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My Dog Has Bloody Diarrhea but is Acting Normal: 7 Tips From a Vet

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The first instinct of any owner when they see blood in their dogs’ poop is to panic; blood is quite shocking to see, and owners will often jump to the conclusion that their dog has something seriously wrong.

While this can be the case, more commonly the cause of blood is mild and easily treatable. Some causes of blood in the stool may even resolve on their own, especially if your dog is still acting normal, and not showing other worrying symptoms.

Clearly, blood in diarrhea can indicate a serious underlying disease, especially if your dog seems unwell or showing other symptoms such as lethargy, vomiting or even collapse. In this case, you should take your dog to see the vet immediately.

However, if your dog is still acting normal and appears fine, and only has a little bit of blood in their stool then there are some things that you may want to try at home first before racking up a hefty vet bill.

What Does Blood in Diarrhea Look Like?

Bloody diarrhea is a broad term – the blood can take different forms and be of differing severities.

WARNING: A little farther down, we’re going to share some graphic pictures of examples of bloody diarrhea or poop. Your dog’s health is worth taking seriously and we hope these pictures help.

The blood originates from damage to the fragile cells that line the intestines. These cells have a very good blood supply as they need to be able to carry nutrients away from the gut. Inflammation, infection, or trauma to these cells results in damage to the small blood vessels that supply them and thus releases blood into the gut, staining the fecal matter that is produced. The amount of blood seen is proportional to the amount of damage done to these cells.

It’s also important to note that if you feed your dog a high raw meat diet then any blood in the meat will also have to pass through their system. So, if they eat a lot of raw beef and have very dark stools this might be why!

Usually, the blood is mixed in with the fecal matter or just slightly tinges the overall stool. However, if your dog is producing lots of frank blood (not mixed with feces) then they may be actively bleeding and should see the vet immediately as an emergency matter.

Fresh or brightly colored blood often indicates that the source of the blood is in the lower intestines or colon, or even from your dog’s anus itself if they had been rubbing it for example. There may often be mucus or ‘slime’ on the bloody feces as well.

Darker colored or even black bloody stools usually indicate that the source of bleeding has come from higher up in the gastrointestinal tract such as the stomach or upper small intestines. The blood is then partially digested and broken down as it passed through your dog’s guts resulting in the darker appearance.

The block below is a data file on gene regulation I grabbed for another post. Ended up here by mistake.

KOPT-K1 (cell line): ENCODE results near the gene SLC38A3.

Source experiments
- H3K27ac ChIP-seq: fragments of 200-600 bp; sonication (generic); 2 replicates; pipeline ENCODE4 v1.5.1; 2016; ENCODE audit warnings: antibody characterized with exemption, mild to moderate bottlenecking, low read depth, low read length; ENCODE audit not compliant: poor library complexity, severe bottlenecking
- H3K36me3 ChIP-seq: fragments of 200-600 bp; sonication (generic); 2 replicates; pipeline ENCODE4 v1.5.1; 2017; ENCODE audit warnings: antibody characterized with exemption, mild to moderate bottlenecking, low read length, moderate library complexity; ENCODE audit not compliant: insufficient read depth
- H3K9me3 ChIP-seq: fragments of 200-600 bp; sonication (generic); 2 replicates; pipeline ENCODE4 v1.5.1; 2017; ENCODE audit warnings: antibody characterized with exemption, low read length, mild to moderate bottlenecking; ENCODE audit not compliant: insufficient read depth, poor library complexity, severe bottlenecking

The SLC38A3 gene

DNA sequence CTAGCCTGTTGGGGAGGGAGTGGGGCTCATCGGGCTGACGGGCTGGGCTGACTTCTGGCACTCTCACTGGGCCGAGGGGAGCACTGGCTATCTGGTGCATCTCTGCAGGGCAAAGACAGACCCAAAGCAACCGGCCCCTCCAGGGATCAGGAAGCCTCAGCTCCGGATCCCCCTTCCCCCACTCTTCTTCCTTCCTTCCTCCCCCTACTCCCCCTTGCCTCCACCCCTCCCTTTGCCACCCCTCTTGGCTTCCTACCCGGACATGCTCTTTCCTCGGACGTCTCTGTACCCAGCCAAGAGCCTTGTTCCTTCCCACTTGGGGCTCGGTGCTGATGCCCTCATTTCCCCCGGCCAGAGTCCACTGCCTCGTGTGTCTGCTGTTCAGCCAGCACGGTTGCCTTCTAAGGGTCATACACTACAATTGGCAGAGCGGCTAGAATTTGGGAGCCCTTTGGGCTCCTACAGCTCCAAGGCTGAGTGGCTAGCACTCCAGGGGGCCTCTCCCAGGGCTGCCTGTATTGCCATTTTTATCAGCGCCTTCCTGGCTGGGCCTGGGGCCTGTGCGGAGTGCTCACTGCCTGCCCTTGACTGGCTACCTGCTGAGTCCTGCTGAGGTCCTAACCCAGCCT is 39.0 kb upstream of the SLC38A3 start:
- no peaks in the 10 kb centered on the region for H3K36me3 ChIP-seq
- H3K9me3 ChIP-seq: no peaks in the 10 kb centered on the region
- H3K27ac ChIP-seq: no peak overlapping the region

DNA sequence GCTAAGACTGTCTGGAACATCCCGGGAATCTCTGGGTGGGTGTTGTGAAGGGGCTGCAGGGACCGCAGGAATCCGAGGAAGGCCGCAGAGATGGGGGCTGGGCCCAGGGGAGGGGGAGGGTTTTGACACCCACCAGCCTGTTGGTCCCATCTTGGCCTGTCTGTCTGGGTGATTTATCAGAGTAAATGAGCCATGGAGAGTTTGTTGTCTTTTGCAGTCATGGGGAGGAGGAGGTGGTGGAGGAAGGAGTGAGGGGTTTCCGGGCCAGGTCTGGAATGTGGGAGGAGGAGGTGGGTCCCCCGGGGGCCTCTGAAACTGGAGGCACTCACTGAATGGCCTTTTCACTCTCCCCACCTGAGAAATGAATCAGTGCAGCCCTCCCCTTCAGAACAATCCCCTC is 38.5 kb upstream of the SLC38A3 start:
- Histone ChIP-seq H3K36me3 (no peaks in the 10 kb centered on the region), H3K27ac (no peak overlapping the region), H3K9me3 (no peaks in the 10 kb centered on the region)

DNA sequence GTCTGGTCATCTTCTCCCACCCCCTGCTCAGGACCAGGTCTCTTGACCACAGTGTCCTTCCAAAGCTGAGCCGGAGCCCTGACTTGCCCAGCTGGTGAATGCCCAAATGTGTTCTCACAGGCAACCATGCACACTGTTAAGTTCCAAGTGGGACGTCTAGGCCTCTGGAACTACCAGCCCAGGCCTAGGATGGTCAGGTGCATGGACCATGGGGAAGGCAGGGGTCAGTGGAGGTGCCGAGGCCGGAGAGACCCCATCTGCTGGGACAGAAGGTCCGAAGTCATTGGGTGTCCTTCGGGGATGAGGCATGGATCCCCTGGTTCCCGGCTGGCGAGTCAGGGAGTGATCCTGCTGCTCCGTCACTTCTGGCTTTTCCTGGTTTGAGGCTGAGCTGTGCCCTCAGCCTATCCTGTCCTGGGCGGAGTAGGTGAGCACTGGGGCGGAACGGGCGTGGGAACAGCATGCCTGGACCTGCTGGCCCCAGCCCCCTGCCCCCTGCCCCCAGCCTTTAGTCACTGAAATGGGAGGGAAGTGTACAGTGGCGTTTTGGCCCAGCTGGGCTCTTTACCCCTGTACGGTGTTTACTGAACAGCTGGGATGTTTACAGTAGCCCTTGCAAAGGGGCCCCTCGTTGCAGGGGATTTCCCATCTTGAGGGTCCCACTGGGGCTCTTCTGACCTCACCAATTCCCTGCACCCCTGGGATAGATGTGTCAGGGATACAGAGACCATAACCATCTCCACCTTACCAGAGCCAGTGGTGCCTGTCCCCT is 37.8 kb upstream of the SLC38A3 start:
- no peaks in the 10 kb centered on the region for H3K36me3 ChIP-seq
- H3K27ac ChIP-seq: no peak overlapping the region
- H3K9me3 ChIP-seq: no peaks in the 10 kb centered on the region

Is it Normal for a Dog with Bloody Diarrhea to Act Normal?

This depends on the amount of bleeding. Mild damage to the intestinal wall may only result in a slight bleed that your dog doesn’t even notice and that doesn’t affect them clinically in any other way. Usually if they are acting normal then the cause of the bleed is mild, but this doesn’t mean it should be ignored.


WATCH: 3 Important Tips To Care For an Old Dog [VET VIDEO]


What are the Most Likely Causes if Your Dog is Acting Normal?

While bloody diarrhea in a dog that is still acting normal may indicate a mild cause, it could also be the start of a more serious condition. Therefore, if you decide not to immediately take your dog to the vet then you must monitor your dog’s stools very carefully to see if the situation worsens.

The most common causes of bloody diarrhea in a dog that is acting normal are:

1. Mild gut infection

Your dog may have picked up a mild viral or bacterial infection that has caused damage to the intestinal wall. So long as these pathogens don’t enter your dog’s bloodstream, the infection can be isolated in the gut and the immune system can deal with it there.

2. Dietary intolerance/sensitivity

If your dog eats something that they are hypersensitive to then this can result in an inflammatory response in the guts. This inflammation can damage the intestinal cells and cause bleeding without affecting your dog in any other way.

3. Sore anus/anal glands.

If your dog has irritated their anus in someway or has inflamed anal glands then this can lead to blood appearing in the stools. Often your dog will be licking or trying to scratch their rear end but not always.

4. Worms/parasites.

Parasites living in your dog’s gut will attack and feed on the fragile cells that line the intestines, resulting in the release of blood. In small numbers the damage can be minimal, and your dog often remains fine in themself.